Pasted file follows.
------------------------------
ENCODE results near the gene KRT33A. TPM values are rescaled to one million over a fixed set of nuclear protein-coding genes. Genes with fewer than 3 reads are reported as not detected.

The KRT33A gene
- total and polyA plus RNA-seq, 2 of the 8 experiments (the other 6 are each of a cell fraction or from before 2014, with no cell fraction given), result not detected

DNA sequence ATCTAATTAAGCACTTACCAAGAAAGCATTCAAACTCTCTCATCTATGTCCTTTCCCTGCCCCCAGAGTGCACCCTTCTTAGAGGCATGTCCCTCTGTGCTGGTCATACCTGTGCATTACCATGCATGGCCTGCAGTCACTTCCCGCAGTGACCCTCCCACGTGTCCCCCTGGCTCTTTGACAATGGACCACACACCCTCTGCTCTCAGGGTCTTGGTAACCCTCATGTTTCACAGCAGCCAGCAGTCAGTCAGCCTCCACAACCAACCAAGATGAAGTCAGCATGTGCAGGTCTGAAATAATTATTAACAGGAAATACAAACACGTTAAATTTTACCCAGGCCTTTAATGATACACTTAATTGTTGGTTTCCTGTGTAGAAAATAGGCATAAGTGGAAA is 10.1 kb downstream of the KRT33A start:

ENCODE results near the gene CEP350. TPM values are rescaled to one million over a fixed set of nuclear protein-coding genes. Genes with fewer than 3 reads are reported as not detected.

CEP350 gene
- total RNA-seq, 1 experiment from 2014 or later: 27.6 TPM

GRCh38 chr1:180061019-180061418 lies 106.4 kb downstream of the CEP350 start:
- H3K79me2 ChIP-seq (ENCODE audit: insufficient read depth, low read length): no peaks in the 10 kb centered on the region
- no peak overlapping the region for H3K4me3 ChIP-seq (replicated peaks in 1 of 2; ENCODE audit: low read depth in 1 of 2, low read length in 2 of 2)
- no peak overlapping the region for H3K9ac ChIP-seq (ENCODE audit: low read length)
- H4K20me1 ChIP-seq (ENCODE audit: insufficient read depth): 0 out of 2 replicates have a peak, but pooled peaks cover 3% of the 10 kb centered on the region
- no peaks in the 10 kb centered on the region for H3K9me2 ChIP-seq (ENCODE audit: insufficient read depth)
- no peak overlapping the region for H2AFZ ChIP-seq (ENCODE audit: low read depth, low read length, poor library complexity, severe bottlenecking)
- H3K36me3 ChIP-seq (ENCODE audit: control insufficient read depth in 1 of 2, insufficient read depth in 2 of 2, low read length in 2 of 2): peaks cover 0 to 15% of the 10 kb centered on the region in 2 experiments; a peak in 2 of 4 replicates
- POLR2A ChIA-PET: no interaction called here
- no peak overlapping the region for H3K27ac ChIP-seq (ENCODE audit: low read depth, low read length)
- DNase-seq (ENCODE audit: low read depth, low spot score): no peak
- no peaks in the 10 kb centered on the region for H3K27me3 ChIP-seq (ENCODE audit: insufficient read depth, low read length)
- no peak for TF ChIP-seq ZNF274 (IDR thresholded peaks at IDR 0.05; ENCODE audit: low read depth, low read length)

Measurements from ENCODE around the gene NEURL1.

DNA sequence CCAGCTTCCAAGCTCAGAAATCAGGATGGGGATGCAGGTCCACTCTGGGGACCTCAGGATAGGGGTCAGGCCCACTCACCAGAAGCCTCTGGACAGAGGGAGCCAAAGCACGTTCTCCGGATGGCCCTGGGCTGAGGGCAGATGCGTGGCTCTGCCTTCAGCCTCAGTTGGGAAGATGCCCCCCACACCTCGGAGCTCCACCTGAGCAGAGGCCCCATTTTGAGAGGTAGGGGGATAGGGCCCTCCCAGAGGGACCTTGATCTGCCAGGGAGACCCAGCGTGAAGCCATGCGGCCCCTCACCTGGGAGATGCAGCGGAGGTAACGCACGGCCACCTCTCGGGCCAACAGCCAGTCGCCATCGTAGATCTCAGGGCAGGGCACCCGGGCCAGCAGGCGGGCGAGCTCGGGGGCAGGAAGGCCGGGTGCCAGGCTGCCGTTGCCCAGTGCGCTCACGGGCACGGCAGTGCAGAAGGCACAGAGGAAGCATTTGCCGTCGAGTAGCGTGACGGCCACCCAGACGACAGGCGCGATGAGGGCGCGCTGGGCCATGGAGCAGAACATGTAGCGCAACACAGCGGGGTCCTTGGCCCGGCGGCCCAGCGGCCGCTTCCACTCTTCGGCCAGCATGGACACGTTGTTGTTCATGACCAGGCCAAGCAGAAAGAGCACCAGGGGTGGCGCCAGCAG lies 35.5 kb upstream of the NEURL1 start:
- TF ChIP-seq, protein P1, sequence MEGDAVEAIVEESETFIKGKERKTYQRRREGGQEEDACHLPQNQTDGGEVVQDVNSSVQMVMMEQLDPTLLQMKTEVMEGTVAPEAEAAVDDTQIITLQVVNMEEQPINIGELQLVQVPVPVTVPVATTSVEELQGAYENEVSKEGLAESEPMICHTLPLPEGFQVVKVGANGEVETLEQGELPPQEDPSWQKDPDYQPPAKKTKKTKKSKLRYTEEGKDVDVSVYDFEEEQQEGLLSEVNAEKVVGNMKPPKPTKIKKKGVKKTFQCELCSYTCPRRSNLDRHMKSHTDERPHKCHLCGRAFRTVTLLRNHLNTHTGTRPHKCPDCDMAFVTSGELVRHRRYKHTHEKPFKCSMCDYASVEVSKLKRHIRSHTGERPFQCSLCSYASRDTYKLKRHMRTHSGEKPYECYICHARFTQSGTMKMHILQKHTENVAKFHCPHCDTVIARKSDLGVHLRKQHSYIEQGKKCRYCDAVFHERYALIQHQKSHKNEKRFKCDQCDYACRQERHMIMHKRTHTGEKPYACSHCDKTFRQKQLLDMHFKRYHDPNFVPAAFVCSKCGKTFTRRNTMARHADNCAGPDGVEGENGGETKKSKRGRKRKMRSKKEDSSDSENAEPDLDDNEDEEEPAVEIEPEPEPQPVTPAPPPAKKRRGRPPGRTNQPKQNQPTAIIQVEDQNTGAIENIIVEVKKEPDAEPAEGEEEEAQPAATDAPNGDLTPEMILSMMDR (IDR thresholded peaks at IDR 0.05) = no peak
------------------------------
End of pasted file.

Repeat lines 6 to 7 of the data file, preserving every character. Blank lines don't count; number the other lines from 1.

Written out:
CEP350 gene
- total RNA-seq, 1 experiment from 2014 or later: 27.6 TPM